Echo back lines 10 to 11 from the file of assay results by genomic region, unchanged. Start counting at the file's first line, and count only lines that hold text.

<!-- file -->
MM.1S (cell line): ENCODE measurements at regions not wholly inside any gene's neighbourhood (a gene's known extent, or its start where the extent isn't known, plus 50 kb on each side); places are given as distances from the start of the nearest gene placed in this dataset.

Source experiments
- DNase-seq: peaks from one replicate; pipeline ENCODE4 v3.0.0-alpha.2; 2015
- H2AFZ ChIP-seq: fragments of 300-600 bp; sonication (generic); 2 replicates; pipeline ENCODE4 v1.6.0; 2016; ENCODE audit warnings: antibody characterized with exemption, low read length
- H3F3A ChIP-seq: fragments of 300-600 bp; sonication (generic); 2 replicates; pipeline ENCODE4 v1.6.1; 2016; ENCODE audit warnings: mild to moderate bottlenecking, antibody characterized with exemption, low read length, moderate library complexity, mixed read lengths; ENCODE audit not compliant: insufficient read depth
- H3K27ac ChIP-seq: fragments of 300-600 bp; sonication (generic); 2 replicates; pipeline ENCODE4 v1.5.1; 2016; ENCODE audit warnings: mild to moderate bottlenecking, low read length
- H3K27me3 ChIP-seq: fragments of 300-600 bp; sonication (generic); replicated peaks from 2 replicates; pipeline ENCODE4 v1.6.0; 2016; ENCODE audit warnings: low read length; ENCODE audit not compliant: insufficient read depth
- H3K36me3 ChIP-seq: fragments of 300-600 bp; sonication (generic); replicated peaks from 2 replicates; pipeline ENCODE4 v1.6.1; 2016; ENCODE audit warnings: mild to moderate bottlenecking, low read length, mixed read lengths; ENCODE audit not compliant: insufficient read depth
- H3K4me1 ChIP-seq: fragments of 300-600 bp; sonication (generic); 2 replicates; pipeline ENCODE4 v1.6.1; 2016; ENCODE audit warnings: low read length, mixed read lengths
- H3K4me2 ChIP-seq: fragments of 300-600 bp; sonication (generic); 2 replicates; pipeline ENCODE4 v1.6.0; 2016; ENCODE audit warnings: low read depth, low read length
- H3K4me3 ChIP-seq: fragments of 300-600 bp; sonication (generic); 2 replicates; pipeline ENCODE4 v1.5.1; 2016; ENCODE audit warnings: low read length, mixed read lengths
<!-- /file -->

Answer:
- H3K4me2 ChIP-seq: fragments of 300-600 bp; sonication (generic); 2 replicates; pipeline ENCODE4 v1.6.0; 2016; ENCODE audit warnings: low read depth, low read length
- H3K4me3 ChIP-seq: fragments of 300-600 bp; sonication (generic); 2 replicates; pipeline ENCODE4 v1.5.1; 2016; ENCODE audit warnings: low read length, mixed read lengths